It is much easier to write about great men than good men. The famous leave deep prints on society, and we can measure their deeds. Good men contribute in smaller packages that often mean more to their friends than to the historians.

This is a eulogy for a good man, Joseph Raymond, a Baltimore politician who just scratched the surface of greatness before he died of cancer last week at a Washington hospital. He was 38 and a friend of mine.

It's not that Raymond wasn't important. He held a high-level federal job at the time of his death. He was a member of Maryland's House of Delegates in the early 1970's and statewide chairman of George McGovern's presidential campaign in 1972.

But Raymond won't be remembered for his trophes. As a politician, he often reached farther than be could gasp. He never made it in elective politics and died too young to make a big splash in his latest in a series of appointed jobs.

Instead, he leaves a more important legacy. Joe Raymond was, in the words of one of his eulogizers, "a single decent human being," a kind man who care deeply for others and a politician who never lost his sense of decency and proportion.

It was his perspective that both made him a rare breed of politician and retarded his political growth. He seemed to lack the blind ambition or killer instinct of winers, maybe because winners lose too much of their humanity in the process.

I met him for the first time five years ago after he lost the crucial endorsement of his silkstocking Baltimore political club for another term in the legislature. I received my first taste of the Raymond humor when I asked his reaction.

He grumbled a bit about how the club members confused theibrains with their backsides and broke out one of his famous full-toothed grins: "I'll have those bastards eating out of my hand when I'm governor," he said.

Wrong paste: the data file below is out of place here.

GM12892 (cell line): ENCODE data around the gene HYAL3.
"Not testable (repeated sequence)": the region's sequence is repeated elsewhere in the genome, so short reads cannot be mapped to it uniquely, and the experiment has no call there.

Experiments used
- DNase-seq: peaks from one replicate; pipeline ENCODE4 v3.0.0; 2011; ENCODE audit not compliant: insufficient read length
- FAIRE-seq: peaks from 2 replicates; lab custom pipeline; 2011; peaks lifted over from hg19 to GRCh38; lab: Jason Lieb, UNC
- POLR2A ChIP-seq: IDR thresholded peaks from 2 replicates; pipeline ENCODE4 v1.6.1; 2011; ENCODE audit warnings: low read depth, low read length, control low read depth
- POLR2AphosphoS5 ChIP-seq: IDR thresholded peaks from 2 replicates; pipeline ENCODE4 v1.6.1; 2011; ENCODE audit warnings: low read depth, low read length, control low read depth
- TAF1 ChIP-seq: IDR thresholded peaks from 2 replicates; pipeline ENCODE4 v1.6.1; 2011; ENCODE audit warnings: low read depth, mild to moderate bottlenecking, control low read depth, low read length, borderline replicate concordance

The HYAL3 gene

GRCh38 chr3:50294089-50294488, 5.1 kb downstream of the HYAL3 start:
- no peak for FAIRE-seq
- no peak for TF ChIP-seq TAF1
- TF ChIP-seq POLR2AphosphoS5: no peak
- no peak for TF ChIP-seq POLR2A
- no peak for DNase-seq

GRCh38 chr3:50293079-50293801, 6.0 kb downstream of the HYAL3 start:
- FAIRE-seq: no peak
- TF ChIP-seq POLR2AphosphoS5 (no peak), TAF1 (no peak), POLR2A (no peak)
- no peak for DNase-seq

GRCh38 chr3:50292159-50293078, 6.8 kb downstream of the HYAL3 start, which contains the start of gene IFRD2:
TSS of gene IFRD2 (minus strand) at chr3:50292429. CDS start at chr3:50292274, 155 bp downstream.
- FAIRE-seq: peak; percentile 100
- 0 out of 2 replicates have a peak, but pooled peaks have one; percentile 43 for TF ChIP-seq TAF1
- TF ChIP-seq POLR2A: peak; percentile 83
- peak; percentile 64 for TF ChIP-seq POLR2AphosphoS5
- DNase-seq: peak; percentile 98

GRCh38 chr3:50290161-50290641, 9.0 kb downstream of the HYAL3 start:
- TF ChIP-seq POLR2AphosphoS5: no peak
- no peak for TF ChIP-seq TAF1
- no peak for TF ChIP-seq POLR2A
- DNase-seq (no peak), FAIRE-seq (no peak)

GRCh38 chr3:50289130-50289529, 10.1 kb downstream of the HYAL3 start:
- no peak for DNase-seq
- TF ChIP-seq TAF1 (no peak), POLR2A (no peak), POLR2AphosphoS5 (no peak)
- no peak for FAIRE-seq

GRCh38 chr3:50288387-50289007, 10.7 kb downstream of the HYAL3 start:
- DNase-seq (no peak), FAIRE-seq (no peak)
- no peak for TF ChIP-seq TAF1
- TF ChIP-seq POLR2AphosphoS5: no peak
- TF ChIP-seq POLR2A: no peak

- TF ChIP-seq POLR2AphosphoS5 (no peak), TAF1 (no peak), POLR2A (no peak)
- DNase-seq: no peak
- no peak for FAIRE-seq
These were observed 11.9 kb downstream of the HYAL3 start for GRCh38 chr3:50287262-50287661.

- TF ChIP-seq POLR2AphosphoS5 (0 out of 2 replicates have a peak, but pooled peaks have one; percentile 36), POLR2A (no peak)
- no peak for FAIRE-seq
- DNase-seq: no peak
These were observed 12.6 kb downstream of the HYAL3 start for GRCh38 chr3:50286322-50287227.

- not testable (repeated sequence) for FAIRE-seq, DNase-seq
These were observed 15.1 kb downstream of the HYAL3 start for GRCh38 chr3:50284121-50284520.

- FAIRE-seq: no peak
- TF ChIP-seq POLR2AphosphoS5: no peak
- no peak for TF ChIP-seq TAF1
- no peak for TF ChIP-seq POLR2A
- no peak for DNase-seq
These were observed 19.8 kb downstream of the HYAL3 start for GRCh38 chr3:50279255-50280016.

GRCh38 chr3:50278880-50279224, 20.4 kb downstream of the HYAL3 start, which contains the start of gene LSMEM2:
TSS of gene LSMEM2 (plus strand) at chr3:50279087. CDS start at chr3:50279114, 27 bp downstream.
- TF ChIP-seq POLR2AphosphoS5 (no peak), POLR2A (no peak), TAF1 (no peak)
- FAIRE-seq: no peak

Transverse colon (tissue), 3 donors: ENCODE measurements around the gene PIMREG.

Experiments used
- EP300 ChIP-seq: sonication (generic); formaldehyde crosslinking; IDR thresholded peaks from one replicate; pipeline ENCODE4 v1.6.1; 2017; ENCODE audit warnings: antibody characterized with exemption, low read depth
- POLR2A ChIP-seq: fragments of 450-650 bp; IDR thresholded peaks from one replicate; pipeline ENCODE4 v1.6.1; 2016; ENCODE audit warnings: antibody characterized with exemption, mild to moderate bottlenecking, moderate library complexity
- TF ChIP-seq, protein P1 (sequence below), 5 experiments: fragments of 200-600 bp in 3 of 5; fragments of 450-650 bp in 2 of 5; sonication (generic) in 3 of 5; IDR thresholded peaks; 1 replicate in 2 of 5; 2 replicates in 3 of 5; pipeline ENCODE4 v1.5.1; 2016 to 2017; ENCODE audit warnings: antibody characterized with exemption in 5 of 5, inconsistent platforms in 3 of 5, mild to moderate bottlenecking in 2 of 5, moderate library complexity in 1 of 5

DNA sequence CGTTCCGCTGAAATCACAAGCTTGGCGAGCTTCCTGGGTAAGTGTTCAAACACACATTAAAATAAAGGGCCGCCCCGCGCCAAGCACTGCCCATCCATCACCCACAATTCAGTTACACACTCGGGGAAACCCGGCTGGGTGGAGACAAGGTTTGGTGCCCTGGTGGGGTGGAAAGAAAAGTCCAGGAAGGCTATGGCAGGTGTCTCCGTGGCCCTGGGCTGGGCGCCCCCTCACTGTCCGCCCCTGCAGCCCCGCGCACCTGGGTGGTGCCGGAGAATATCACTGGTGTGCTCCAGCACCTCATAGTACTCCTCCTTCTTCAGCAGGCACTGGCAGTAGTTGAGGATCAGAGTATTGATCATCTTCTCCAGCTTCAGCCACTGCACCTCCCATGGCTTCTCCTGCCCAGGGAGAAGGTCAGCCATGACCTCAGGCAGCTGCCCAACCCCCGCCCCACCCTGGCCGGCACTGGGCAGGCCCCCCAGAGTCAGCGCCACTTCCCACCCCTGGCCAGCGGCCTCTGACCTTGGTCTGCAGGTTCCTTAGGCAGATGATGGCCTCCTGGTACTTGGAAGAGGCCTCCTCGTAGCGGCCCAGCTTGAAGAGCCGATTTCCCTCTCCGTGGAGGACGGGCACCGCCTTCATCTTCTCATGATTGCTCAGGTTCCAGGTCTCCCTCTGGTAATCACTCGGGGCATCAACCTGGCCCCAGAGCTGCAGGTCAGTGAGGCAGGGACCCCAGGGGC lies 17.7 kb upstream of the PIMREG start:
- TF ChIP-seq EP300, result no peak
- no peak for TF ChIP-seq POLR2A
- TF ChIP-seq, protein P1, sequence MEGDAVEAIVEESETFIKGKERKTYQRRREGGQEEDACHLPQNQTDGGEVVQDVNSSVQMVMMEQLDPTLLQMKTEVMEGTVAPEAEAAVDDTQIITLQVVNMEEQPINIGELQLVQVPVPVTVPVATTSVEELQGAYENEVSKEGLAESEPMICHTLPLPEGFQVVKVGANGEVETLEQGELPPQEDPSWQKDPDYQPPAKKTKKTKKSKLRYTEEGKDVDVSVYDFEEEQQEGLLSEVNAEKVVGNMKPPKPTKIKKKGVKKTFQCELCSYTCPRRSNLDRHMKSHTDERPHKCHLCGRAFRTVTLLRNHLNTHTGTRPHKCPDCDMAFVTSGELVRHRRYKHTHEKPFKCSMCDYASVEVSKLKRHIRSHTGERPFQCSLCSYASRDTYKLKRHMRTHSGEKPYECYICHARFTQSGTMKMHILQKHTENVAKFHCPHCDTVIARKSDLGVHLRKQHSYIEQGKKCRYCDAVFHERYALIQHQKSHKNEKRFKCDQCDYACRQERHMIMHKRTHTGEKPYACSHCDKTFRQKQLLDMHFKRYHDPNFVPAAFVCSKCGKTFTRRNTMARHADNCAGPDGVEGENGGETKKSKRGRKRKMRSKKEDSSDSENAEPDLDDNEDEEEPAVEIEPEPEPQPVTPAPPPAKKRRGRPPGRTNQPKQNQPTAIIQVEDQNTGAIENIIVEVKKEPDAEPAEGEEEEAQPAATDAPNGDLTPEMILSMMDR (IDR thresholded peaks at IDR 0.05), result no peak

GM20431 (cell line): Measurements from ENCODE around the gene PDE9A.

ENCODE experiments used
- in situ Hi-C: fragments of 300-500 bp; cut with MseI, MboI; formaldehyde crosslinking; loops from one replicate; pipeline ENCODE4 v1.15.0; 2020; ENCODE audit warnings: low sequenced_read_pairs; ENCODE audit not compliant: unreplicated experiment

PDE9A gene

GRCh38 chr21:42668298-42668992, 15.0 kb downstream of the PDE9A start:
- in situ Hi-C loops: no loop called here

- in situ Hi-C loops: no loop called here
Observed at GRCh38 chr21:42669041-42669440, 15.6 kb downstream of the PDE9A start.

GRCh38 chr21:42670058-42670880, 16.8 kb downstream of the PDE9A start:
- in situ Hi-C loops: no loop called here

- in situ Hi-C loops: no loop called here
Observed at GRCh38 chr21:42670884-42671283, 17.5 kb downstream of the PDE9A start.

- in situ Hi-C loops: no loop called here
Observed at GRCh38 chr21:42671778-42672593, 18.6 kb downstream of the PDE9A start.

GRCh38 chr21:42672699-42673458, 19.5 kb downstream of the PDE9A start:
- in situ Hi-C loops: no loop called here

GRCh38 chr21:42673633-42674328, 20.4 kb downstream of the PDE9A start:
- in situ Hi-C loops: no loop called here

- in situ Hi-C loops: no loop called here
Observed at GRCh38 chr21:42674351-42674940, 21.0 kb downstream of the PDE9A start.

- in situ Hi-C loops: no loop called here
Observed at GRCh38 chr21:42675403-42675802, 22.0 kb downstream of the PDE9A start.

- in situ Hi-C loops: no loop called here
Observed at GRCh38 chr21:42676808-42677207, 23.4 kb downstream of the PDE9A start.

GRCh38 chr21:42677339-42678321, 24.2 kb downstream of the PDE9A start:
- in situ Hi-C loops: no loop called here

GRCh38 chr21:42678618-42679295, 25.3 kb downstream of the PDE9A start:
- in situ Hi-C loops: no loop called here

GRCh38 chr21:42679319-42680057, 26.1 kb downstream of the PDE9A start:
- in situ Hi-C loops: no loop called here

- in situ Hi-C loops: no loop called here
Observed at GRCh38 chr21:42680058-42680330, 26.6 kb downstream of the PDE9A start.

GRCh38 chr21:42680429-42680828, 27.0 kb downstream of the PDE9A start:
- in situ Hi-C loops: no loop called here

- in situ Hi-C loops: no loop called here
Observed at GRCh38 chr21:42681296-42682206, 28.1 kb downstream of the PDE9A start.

His sense of humor, irreverence and personal dynamism made Raymond fast friends with reporters. He was one of the few politicians who could get through lunch without beginning every sentence with the first person pronoun.

Last summer, he gave me two imported cigars for my 31st birthday. Along with the package came a note with a special message for a struggling journalist. "Remember, when Scott Fitzgerald was 31, he had his first novel published. Eat your heart out."

He could also poke fun at himself. "Don't worry," he reassured me after he gave me the cigars. "I'm 37 and I just got my first real job." He had just been appointed deputy auditor general in the Agency for International Development.

Raymond was one of the bright young men who went to college in the Kennedy years, caught the liberal Democratic bug and never lost his idealism. He defended the underprivileged as an assistant Baltimore city solicitor and championed civil rights as a legislator.

He had an incredible knack for making people feel at ease and listened to their problems with true empathy. Even when his own political and professional fortunes waned, he took great pleasure in the triumphs of his friends and was the first in line to congratulate them.

The breaks began going his way when he first became ill a couple of months ago. He threw himself into his work like never before, often passing up fancy lunches for a sandwich at his desk. He bought a new house in Washington and enjoyed its social life.

Style was very important to Raymond. He cultivated it, always smoking the fattest, longest cigars and wearing expensive, fashionable suits and shoes of the finest leather. He sported colorful butterfly bow ties and was seldom without his gold collar pin.

His friends teased him about using shoe lifts to boost his short height and getting hair transplants to fill out his thinning hair. He took the teasing as well as he gave it out. "Every time I wash my hair," he once told a friend, "it costs me $3,000."

Raymond went out with the panache he cultivated. Some friends pulled strings and got him buried at Arlingtin National Cemetery with military honors. Cardinal Lawrence Shehan came out of retirement to offer a memorial mass. Joe would have loved it.

After the service, several dozen of his closest friends ate lunch together at Sabatino's Italian Restaurant, his favorite eating spot in Baltimore's Little Italy. His wife, Betsy, asked us to come to drink a farewell glass of wine for Joe.

Everyone waited quietly for her toast, this brave, radiant woman who helped shore up the rest of us with her courage. "To Joe," she said, simply, and proudly, raising the wine glass above her head and them lowering it to her lips for a sip.

Each of us completed the farewell salute silently, in our own words.